There is little given in the Qur'an that would be considered to be a set of unchangeable eternal laws. Instead it mostly exhorts man to practice social justice and personal purity. It is mainly a book of basic principles, some of which could be applied to the circumstances as they arose. It is these principles that are eternal. They are not, and are not meant to be, temporary fundamental laws that were meant to be applied only in one time or era. Islam thus chalked out a system of life. Note that there was very little in any essential phase of life that it did not touch. Besides essential religious beliefs, the fundamentals of social, economic and political existence were taught and practised and an actual powerful state founded upon them.
For a detailed discussion (62-pages) I recommend that you study chapter XII "Basic concepts of the Islamic State" in Dr. Khalifa Abdul Hakim's well known book Islamic Ideology from which parts of above passages were taken or paraphrased. [We have two chapters from that book on this website Ch. 1 Ch. 15]
Even though I have only dealt with these basic principles on a superficial level, I would like move on to the differences between the Islamic/theocratic and secular systems. I must necessarily restrict myself here to discussing only the main differences. According to Islam, man is a social and a political being. Therefore in every respect, life is intermingled and bound up with the welfare of society. The highest organization in society is the state. Islam has given to the world the practical form and ideals of statehood. Therefore, the question of how religion should inspire, inform and discipline life, is naturally related to the question of how should it be related to the highest organization of society (i.e. the state). Webster's dictionary hints that theocracy is a state that can have either an overt or a covert religious basis. It may be governed by priests or by religiously sanctioned customs. In all theocracy, somehow, the invisible must be the basis of the visible. Theocracies are defenders of particular metaphysical beliefs. These beliefs may be codified or may be embodied in time-honoured customs, rituals and traditions.
In Islam, sovereignty belongs to God. Governance is a trust that God gave to man so that man could minister to the well-being of all -- without exception. The power of human rulers as successors of the Prophet, in the matter of legislation was restricted. They could, however, interpret the Divine laws and legislate in cases where the laws at the time of the Prophet were silent. A 'social contract' (i.e. contract of obedience) called bai'ah, procured between a ruler and the ruled, forms the basis of the Islamic state organization.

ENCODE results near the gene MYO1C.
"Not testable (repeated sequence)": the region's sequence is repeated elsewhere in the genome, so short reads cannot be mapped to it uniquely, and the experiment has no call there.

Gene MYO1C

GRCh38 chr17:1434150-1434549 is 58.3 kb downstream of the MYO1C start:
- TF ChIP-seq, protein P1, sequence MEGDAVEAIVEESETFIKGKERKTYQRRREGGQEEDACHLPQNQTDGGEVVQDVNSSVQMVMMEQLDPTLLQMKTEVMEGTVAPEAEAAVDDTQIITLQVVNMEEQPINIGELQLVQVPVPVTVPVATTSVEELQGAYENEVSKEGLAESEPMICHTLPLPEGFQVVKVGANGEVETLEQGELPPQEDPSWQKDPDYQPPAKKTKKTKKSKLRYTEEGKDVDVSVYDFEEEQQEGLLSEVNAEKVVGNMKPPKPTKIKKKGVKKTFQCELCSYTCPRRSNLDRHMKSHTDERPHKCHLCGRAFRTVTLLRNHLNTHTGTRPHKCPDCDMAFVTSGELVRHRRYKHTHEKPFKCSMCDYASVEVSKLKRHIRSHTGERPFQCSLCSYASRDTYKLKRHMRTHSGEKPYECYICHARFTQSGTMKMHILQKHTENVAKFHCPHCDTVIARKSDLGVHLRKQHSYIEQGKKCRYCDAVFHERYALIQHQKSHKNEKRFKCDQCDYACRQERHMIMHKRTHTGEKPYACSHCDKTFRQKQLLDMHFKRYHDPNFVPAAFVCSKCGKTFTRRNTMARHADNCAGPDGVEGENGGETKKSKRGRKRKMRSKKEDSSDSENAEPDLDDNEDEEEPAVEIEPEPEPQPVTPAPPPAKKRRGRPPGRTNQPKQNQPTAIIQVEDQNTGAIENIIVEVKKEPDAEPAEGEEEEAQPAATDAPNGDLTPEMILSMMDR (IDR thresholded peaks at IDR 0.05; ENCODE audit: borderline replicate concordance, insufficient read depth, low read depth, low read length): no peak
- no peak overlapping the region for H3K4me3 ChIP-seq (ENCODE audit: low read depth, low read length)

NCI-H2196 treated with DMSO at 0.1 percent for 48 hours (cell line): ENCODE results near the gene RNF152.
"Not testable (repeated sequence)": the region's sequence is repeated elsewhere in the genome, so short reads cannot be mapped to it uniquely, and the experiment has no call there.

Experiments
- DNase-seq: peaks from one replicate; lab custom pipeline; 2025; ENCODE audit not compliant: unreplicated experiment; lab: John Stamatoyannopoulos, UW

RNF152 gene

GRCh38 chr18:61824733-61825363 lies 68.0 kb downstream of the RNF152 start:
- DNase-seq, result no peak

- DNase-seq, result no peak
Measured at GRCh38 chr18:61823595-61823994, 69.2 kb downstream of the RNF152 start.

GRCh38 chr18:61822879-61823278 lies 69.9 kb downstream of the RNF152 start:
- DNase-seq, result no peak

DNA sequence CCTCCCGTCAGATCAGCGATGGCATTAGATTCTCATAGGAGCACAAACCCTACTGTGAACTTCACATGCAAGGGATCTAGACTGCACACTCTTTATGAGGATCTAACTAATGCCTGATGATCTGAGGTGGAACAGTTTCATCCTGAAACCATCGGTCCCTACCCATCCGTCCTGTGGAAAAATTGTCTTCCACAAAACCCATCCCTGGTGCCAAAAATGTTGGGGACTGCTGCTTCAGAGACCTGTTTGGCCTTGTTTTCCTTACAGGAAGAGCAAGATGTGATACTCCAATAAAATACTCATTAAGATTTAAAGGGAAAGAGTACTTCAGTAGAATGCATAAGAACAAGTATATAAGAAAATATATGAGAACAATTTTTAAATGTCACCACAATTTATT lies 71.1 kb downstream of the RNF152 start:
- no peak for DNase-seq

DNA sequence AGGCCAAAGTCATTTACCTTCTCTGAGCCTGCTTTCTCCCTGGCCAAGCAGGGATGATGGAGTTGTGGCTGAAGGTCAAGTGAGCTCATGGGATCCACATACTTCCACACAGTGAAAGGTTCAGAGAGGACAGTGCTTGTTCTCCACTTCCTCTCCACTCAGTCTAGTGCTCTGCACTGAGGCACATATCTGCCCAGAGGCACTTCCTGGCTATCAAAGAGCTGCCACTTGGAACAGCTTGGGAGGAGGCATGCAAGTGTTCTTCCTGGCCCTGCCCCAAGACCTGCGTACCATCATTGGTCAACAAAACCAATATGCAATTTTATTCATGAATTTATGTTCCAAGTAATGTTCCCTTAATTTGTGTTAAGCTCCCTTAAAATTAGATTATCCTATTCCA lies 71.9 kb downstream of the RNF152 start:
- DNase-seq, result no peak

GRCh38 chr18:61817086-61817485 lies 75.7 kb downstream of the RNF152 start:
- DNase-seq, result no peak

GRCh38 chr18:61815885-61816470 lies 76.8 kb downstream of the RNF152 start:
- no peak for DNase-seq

On the other hand, a secular state would be one in which either the welfare of all its subjects, or more specifically, the well-being of special classes, is its primary aim. They do not derive their laws or sanctions from a supra-rational revealed source. They are free to legislate as the time and circumstances require. Even if they are in a highly developed state, they may define certain fundamental rights and duties of its citizens without any reference to God or gods or any revealed source. Such states make no distinction between the citizens on the basis or their race or religious convictions. Since a secular state is indifferent to religion, there may be wide religious liberty. For the service of the state or for any rights or privileges, the religion of a citizen would neither benefit nor harm him. These are the broad-based claims of a secular state.
But just as a theocratic state can assume various forms, so can a secular state. Mere secularism is no guarantee of any particular ideology. So it is that 'democracy' has become the vaguest of concepts. Even Hitler's Nazi government claimed to be a democracy. The persecution of the Jews was a demonstration of this democracy, because it was the will of an exasperated majority giving its verdict against an alleged anti-national minority. The fascists also claimed that they had invented a special brand of democracy that was superior to the anglo-American type.
The Muslim state was founded on certain clear principles. Because it was founded on the basis of religion, it would rightly be termed a theocracy, but the mere term 'theocracy' would be of no use unless we define it more closely. The Muslim state as founded by the holy Prophet, and developed further by his immediate successors, gives us certain basic concepts.
1) Muslims, like the followers of every other religion, have a right to enjoy religious freedom.
2) And now for your second question:
With regards to forms of government (i.e. monarchy, military government, democracy etc.), the Qur'an speaks of kings, both good and bad and never refers to other forms of government, such as republics. For detailed information, see Para 273 "The Caliphate, from Introduction to Islam by Dr. M. Hamidullah. The form of government established after the death of the Prophet was an intermediary form between a hereditary monarchy and a republic -- the Caliph was elected for life. Islam attaches no importance to the external form of government however. It is satisfied if i) the well being of man in both the worlds is aimed for; and ii) the Divine law applied. Thus, a monarchy, military rule, democracy, republic or even a joint rule are all acceptable forms so long as the above two conditions are satisfied. Please see Para 281.
It is the aim(s) realized by a single chief who undertakes both spiritual and temporal functions. Therefore he is recognized and obeyed as a ruler. There is no separation of the spiritual and the temporal leadership as is the case of a caliph.
However, the division of power through specialization in each function (rather than a divorce between these two aspects of state life) is also legally permissible, as indicted by a famous case cited by the Qur'an (2:246-247). See also Para 282 for details.
for the English translation see below